Arizona pronghorn buck, photo courtesy of George Andrejko, Photographer, Arizona Game and Fish Department

Did you know that the fastest land mammal in North America lives in our area?  Pronghorns achieve speeds approaching 60 mph and they can maintain 40 mph for almost 2 miles. The only mammal faster in the world is the cheetah.

Historically, there were hundreds of thousands of pronghorn in Arizona. They were so abundant that early explorers and settlers ate almost as much pronghorn as deer. Its hide was valued as much as leather. By 1920, the pronghorn population was down to 650 in 18 locations across Arizona and they were close to local extinction. By 2000, conservation and management actions resulted in the population of pronghorn in Arizona increasing to approximately 10,000. However, pronghorn are in only 25% of the area they used to be in the United States and Canada prior to Euro-American settlement, so more work is needed.

Populations of pronghorn in Arizona are no longer widespread, but rather fragmented into isolated populations and in much smaller areas.  Highways, roads, subdivisions, arroyos, and fences have all contributed to this fragmentation

The greatest change in Arizona pronghorn population has been caused by humans. The large number of livestock brought in after 1882 transformed Arizona’s natural environment. Previously, there had not been large plant eating animals. Introducing domestic stock resulted in removing much of the grass cover. This reduction in grass cover profoundly influenced the occurrence and distribution of wildlife. Floods and drought, and the lack of fire further impacted wildlife populations, including pronghorn.

Fire suppression was used for approximately a hundred years, which allowed small trees to take over grasslands. This reduced the amount of vegetation that pronghorn eat. Fire management efforts of the last 30 or so years has helped the natural vegetation to grow and has reduced junipers, mesquite, cat claw and acacia. The result has been a decline in grasslands, which is the habitat in which pronghorn evolved and still need today. Pronghorn have become more vulnerable to predators because the vegetation reduces a pronghorn’s ability to see predators. The Red Rock Ranger District of the Coconino National Forest is working on a forest-wide grassland restoration analysis so grassland conditions can be improved and more information will be available in the future.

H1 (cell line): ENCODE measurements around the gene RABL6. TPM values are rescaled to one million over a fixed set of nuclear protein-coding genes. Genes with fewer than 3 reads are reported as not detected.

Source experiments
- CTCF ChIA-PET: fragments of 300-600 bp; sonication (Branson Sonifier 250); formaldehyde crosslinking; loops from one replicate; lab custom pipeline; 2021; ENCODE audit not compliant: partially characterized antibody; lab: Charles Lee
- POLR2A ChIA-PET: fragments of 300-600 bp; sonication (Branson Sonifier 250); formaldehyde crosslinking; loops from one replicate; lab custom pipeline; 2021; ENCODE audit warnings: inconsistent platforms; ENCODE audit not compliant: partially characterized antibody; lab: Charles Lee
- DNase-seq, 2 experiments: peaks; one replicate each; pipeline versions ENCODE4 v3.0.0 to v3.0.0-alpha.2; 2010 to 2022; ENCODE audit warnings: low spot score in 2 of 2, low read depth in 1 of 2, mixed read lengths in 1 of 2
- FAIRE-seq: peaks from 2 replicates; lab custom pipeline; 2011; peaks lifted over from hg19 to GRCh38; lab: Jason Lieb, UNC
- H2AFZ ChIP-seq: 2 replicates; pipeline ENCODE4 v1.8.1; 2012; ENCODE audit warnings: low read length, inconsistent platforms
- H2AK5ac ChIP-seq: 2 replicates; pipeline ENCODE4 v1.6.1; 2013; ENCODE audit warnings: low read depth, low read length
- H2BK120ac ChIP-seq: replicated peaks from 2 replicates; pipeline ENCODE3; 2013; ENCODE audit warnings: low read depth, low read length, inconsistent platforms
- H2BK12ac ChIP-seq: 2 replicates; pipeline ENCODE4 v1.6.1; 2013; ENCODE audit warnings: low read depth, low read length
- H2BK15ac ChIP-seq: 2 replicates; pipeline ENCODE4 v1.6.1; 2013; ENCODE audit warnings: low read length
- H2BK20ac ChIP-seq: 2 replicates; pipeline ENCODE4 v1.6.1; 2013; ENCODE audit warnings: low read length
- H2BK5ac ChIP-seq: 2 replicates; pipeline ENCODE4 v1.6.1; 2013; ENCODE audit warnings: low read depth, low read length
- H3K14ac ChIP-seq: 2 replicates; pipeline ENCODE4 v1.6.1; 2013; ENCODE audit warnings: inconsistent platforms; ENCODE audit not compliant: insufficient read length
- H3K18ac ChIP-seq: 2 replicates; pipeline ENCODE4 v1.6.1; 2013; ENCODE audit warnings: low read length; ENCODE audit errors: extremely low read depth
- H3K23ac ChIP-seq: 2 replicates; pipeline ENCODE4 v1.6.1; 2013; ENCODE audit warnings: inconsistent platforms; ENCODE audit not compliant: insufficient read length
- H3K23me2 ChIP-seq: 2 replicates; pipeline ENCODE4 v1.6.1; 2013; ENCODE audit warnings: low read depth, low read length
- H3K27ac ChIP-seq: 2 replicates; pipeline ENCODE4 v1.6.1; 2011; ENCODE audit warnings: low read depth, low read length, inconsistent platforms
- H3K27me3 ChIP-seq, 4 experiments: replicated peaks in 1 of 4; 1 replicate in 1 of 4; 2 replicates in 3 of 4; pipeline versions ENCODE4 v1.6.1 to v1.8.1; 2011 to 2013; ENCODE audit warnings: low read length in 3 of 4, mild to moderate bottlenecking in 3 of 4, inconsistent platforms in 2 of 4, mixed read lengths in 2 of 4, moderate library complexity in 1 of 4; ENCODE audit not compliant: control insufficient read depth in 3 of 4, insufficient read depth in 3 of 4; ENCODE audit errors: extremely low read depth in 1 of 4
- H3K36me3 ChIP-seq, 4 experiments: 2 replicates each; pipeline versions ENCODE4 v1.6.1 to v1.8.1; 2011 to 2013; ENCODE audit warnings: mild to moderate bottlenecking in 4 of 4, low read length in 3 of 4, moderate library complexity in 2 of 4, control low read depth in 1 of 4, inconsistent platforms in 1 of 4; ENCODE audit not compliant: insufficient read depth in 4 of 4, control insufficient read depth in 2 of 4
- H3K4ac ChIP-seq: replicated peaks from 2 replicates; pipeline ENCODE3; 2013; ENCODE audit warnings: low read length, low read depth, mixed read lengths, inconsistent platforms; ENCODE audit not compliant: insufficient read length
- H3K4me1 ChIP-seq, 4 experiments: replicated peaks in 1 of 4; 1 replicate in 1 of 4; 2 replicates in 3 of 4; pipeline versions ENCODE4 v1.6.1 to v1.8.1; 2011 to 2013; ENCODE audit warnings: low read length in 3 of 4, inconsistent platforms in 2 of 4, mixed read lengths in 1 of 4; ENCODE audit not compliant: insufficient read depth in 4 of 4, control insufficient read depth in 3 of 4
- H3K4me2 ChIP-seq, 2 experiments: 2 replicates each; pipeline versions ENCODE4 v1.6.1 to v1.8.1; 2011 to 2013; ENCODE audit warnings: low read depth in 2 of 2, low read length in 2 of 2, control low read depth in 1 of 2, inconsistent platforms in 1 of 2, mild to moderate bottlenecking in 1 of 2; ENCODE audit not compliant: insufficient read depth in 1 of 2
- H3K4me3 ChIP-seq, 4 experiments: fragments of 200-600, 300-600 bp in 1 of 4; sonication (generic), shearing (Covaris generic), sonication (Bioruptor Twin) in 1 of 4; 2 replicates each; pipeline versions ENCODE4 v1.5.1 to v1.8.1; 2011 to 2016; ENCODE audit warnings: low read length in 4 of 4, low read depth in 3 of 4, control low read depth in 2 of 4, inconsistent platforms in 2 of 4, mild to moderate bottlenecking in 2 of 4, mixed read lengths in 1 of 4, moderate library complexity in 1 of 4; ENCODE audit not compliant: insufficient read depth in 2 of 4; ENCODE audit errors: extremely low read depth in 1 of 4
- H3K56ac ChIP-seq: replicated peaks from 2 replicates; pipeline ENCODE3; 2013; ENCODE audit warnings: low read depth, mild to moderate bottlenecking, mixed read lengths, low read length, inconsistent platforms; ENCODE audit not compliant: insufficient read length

The introduction of livestock also resulted in hundreds of miles of fencing being built to manage the herds. Traditional livestock fences have low barbed wire. Unfortunately, pronghorn prefer crawling under a fence than jumping over it. This not only fragments their habitat and makes crossing the land difficult, but also results in pronghorns being caught on the low barbed wire and dying.

One of the Forest Service’s responsibilities is to ensure that a species’ habitat is protected from all the various land use activities (such as grazing, recreation, utilities, roads, fire, etc.). The Coconino National Forest, in partnership with volunteers from Friends of the Forest, is working to remove unnecessary fencing and replacing fencing that was not built to accommodate pronghorn. Fence modification includes removing the bottom barbed wire and replacing it with smooth wire that is 18-20 inches above the ground.

“The pronghorn population in the grasslands north of Cottonwood and west of Highway 89A has grown from 25-30 up to 50 in the Coconino National Forest since the early 1990’s. We have been working for years to remove encroaching trees in our grasslands and have been modifying fences to be more amenable to pronghorn passage.” said Janie Agyagos, Wildlife Biologist, Coconino National Forest, Red Rock Ranger District. “Since a viable population should consist of 100 animals, the Forest Service is working on a proposal to reopen a historic crossing between the Coconino and Prescott National Forest. This would allow the Cottonwood herd to, once again, be able to interact with another herd, improve genetics and population health.”

Want more information about volunteer opportunities like modifying existing fencing to be pronghorn-friendly with the Friends of the Forest?  Visit

Serving Sedona, written this week by Carol Dores, Friends of the Forest, appears Wednesday in the Sedona Red Rock News.